Campbell did shine in other metrics like Route Win Rate (42.4-percent; No. 38) and Yards After Catch (269, No. 31). That suggests Campbell was able to win often and make plays after the catch, but didn’t get a ton of opportunities to do so behind Michael Pittman and a dreadful offense. Campbell has also showcased his versatility in camp. While he led the NFL in Slot Snaps last season, he’s taken some reps out of the backfield too.

The Giants’ depth at running back is weak behind Saquon Barkley. Maybe Campbell has some sneaky contingent upside in the event of a Barkley injury? Regardless, with an open target hierarchy behind Waller and a good shot to begin the season as the primary slot receiver, Campbell can make noise in a much better situation with the Giants. 

Jalin Hyatt

3.10 Draft Capital

You may think that Jalin Hyatt‘s speed would necessitate he play outside. Perhaps there is more to Hyatt’s game than we saw in Tennessee when he won the Biletnikoff Award last season. He was primarily a slot receiver last season (his only season with real playing time). And when he was in the slot, he was asked to run basic routes in one of the wonkiest offenses in college football. Hyatt was one of the more puzzling receivers I researched before the NFL Draft in the spring.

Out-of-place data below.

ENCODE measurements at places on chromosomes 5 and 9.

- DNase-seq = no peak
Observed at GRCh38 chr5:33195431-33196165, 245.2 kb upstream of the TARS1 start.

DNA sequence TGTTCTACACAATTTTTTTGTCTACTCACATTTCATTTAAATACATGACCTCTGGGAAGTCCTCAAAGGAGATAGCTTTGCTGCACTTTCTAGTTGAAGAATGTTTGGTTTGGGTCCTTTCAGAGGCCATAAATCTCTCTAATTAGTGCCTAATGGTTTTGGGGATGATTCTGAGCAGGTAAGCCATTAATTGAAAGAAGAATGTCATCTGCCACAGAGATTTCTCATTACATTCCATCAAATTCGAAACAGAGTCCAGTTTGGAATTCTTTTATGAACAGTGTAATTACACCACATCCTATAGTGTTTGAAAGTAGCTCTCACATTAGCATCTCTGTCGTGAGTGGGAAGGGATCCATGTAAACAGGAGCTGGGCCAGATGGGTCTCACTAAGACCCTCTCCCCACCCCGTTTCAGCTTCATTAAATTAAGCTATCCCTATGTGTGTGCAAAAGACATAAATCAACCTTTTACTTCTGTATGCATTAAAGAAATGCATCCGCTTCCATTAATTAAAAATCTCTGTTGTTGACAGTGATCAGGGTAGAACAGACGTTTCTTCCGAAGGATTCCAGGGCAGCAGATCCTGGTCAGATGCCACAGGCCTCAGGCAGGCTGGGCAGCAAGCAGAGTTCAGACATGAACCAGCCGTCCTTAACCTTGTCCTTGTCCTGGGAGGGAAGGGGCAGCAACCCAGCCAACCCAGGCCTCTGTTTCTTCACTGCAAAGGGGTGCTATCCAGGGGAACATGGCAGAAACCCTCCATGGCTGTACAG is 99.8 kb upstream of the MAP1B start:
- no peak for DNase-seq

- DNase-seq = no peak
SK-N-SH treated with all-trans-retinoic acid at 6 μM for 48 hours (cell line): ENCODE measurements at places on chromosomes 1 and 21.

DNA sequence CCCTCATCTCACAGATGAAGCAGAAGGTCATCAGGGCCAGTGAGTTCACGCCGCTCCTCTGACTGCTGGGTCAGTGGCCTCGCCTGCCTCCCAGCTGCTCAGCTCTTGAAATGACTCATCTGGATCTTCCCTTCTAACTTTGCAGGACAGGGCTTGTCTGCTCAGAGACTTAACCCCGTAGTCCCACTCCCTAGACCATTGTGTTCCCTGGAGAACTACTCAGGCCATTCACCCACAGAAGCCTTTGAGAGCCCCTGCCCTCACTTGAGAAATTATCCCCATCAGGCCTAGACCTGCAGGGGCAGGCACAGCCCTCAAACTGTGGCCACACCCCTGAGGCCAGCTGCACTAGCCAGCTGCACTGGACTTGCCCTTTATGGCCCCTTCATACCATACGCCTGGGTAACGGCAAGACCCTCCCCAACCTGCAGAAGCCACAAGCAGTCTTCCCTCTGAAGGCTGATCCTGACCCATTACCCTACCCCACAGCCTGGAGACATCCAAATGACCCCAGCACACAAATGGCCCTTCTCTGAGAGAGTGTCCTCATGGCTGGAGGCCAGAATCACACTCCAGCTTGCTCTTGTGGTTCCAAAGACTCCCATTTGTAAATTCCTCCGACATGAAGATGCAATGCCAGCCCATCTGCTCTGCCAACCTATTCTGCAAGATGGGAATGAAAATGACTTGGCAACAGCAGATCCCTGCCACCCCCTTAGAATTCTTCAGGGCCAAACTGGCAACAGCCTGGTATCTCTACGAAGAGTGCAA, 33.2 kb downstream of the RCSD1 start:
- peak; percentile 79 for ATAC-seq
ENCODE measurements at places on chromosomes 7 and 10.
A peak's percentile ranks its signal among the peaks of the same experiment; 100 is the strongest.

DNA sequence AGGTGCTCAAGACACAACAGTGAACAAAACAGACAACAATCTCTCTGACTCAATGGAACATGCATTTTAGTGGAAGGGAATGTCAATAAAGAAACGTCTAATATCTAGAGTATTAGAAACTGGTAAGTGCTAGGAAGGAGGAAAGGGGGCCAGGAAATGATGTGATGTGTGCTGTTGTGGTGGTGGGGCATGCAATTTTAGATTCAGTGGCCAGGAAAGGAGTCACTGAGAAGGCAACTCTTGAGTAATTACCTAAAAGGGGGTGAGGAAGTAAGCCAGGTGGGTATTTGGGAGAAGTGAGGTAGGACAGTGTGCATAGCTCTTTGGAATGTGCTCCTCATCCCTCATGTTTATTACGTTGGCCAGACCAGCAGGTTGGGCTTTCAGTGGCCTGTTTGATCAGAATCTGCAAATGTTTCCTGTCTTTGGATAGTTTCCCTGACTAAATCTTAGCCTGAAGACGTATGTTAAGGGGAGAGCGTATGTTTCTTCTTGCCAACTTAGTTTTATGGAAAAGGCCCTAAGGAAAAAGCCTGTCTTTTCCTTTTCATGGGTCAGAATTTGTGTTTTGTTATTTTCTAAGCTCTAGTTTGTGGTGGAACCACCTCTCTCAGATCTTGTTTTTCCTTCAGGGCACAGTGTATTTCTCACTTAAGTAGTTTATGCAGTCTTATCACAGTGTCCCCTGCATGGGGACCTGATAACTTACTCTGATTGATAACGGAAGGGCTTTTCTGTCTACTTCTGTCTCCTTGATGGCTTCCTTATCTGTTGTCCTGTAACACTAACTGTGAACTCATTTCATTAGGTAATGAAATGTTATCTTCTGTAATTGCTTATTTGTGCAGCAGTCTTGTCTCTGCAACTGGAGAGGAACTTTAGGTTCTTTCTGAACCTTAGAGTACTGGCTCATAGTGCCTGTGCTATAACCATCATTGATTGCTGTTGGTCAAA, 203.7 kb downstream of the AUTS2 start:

Hyatt has been making plays in camp and has flashed with the first team. When asked about the speedy receiver, head coach Brian Daboll mentioned Hyatt has “a long way to go,” seemingly indicating the plan is to bring Hyatt along slowly.